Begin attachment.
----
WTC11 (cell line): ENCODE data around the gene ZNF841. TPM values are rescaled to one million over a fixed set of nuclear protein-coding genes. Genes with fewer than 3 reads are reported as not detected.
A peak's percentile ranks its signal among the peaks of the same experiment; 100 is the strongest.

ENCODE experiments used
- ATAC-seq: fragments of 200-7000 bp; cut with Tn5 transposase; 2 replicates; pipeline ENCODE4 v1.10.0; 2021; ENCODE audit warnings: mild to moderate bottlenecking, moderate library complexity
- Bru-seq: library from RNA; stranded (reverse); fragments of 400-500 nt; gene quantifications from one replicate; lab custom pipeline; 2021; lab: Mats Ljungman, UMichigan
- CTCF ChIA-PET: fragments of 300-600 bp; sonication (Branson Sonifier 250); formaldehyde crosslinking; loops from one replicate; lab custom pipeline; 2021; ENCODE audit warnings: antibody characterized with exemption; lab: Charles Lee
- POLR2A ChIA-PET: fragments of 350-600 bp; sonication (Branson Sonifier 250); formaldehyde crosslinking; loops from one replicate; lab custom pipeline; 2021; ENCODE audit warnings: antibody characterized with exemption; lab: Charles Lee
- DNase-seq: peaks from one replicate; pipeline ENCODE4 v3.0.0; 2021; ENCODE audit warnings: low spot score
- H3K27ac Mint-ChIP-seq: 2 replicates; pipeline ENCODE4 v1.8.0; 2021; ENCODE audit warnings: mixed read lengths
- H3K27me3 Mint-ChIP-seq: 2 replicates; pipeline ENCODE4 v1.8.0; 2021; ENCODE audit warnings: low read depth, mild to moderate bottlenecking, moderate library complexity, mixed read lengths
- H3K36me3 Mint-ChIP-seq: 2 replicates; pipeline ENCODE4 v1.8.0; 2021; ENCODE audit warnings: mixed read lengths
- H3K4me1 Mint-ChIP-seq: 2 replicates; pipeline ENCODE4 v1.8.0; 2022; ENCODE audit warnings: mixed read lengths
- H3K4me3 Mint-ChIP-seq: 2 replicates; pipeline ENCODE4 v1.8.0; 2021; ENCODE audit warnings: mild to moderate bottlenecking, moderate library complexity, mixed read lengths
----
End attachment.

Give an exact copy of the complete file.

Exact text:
WTC11 (cell line): ENCODE data around the gene ZNF841. TPM values are rescaled to one million over a fixed set of nuclear protein-coding genes. Genes with fewer than 3 reads are reported as not detected.
A peak's percentile ranks its signal among the peaks of the same experiment; 100 is the strongest.

ENCODE experiments used
- ATAC-seq: fragments of 200-7000 bp; cut with Tn5 transposase; 2 replicates; pipeline ENCODE4 v1.10.0; 2021; ENCODE audit warnings: mild to moderate bottlenecking, moderate library complexity
- Bru-seq: library from RNA; stranded (reverse); fragments of 400-500 nt; gene quantifications from one replicate; lab custom pipeline; 2021; lab: Mats Ljungman, UMichigan
- CTCF ChIA-PET: fragments of 300-600 bp; sonication (Branson Sonifier 250); formaldehyde crosslinking; loops from one replicate; lab custom pipeline; 2021; ENCODE audit warnings: antibody characterized with exemption; lab: Charles Lee
- POLR2A ChIA-PET: fragments of 350-600 bp; sonication (Branson Sonifier 250); formaldehyde crosslinking; loops from one replicate; lab custom pipeline; 2021; ENCODE audit warnings: antibody characterized with exemption; lab: Charles Lee
- DNase-seq: peaks from one replicate; pipeline ENCODE4 v3.0.0; 2021; ENCODE audit warnings: low spot score
- H3K27ac Mint-ChIP-seq: 2 replicates; pipeline ENCODE4 v1.8.0; 2021; ENCODE audit warnings: mixed read lengths
- H3K27me3 Mint-ChIP-seq: 2 replicates; pipeline ENCODE4 v1.8.0; 2021; ENCODE audit warnings: low read depth, mild to moderate bottlenecking, moderate library complexity, mixed read lengths
- H3K36me3 Mint-ChIP-seq: 2 replicates; pipeline ENCODE4 v1.8.0; 2021; ENCODE audit warnings: mixed read lengths
- H3K4me1 Mint-ChIP-seq: 2 replicates; pipeline ENCODE4 v1.8.0; 2022; ENCODE audit warnings: mixed read lengths
- H3K4me3 Mint-ChIP-seq: 2 replicates; pipeline ENCODE4 v1.8.0; 2021; ENCODE audit warnings: mild to moderate bottlenecking, moderate library complexity, mixed read lengths